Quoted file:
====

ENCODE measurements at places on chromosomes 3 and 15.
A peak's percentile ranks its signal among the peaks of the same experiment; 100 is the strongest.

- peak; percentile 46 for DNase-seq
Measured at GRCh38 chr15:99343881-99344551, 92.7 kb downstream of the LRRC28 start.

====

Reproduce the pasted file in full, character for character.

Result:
ENCODE measurements at places on chromosomes 3 and 15.
A peak's percentile ranks its signal among the peaks of the same experiment; 100 is the strongest.

- peak; percentile 46 for DNase-seq
Measured at GRCh38 chr15:99343881-99344551, 92.7 kb downstream of the LRRC28 start.